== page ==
I am unemployed for the first time in 20 years. It’s my own fault (decision) as I had handed my letter of resignation to the head teacher in August knowing that I had no intention of having another job for at least a year. We (my husband Alex and I) had decided to sell our house in London and buy in Kent, therefore saving enough money to go to the French Alps for a winter season of snowboarding and general unemployment. Then I found out I was pregnant with our a second child and the decision was cemented. Throw caution to the wind and take a chance. No snowboarding for me but at least I could make a good effort at being jobless in the snow and consume a lot of cheese. Good for me, good for the French economy. I’m sure that there’s a positive in there somewhere.
Alex and I had both been teachers for 13 years. We used to love the profession; we were passionate about our subjects, our students and our careers. Slowly over the last few years we’d seen some of that passion ebb away like the puckering and eventual sinking of a once boyant birthday baloon. For me it was having out first child. It made me realise that I was bringing too much home. Too many hours spent in the evening planning, marking and worrying about policy changes and whether I was doing enough. I still felt the love for my subject and the commitment to my students but not the profession. That was being chipped away by workload, beaurocracy, continual governmental policy changes, new buzz words, incentives to get more money, performance related pay, acadamisation. Who on earth gives a shit about resilience if the word is mentioned 28 times in our first staff meeting of the year? I’d laugh it off if it wasn’t so soul crushingly stupid. Every year a new focus from the people above. Raining shit psychobabble down on us through uninspired use of PowerPoint. Arrgh! PowetPoint, the killer of inset day enthusiasm. Just sit there whilst I read to you what you can obviously read for yourselves. You are teachers? You can read can’t you? All of it was starting to make me feel bitter about my career. Nobody likes a bitter teacher. We’ve all had one. For whatever reason they hate their job and they make sure that the students feel it. My acid test for bitterness is Mr Edmunds. He was my D&T teacher for GCSE. I’m surprised that I became a D&T teacher myself because he was singularly the most bitter and resentful person I have had the misfortune to call Sir. He told my friend Karen that Graphics wasn’t her strong point, she’s now a successful Graphic Designer. That aside, he was mean, boring, resentful of talent in others and an all round git. I did not want to become somebody’s Mr Edmunds. So I quit. Maybe I’ll go back to it in a few years time as I probably can’t do anything else ( those that can, do) and all that. Pay was OK, holidays good but the other stuff? Not worth it.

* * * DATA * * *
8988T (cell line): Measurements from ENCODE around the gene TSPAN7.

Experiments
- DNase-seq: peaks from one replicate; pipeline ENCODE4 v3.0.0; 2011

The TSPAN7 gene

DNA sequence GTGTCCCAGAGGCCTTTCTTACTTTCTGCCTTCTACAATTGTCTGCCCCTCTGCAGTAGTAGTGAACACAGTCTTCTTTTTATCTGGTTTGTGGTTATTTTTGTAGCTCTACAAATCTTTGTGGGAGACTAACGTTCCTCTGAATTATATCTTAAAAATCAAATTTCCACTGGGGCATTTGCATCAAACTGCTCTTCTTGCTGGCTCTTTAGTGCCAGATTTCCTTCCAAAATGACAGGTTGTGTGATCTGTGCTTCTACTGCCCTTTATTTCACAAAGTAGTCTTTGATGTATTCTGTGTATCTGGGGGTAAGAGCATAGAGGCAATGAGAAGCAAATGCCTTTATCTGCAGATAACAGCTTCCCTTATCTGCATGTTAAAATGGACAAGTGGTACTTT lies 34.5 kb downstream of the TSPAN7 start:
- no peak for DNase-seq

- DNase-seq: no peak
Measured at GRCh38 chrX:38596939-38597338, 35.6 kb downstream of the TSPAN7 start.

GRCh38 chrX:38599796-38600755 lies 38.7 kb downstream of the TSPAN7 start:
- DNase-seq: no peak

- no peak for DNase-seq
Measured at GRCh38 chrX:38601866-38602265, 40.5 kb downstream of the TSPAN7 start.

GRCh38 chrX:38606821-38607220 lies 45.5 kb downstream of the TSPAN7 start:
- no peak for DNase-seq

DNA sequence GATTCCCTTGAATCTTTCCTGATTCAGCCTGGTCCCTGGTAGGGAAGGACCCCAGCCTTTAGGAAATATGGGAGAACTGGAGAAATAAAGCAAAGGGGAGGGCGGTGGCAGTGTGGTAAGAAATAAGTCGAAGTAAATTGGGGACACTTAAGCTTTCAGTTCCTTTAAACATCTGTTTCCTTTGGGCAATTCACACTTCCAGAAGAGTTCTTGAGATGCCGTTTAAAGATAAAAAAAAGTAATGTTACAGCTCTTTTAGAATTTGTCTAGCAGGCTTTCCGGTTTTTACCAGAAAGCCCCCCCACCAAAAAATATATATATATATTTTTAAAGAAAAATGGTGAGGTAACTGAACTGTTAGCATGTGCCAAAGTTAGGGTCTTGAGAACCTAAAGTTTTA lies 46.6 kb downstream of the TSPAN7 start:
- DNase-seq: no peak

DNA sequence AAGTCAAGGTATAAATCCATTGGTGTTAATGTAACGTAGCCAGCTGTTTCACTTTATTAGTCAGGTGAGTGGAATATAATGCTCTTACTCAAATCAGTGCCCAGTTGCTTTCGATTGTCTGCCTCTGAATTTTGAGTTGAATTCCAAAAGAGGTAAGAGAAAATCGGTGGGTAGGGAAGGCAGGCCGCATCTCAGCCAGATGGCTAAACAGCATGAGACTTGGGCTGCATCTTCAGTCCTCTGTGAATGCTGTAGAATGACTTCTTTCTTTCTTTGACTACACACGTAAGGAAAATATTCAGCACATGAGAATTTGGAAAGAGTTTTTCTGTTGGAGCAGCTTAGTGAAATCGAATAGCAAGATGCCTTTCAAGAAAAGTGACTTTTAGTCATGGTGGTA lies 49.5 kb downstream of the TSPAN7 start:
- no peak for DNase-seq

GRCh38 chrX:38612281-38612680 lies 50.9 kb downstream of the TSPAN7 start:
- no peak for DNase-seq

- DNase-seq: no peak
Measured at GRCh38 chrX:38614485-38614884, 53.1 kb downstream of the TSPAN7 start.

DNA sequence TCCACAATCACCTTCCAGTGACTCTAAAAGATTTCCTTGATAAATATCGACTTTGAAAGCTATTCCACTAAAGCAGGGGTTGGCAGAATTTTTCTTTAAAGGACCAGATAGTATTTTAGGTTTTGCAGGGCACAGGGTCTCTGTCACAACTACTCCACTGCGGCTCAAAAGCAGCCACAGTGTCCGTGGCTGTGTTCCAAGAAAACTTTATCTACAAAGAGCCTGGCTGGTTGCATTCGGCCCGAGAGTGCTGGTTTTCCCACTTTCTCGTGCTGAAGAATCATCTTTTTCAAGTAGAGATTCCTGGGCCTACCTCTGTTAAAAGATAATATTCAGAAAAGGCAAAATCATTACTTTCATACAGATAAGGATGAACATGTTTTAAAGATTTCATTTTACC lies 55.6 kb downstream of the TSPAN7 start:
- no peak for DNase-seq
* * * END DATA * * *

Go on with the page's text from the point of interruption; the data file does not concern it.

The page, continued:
So it’s 2016. I’m 5 months pregnant, unemployed and living in France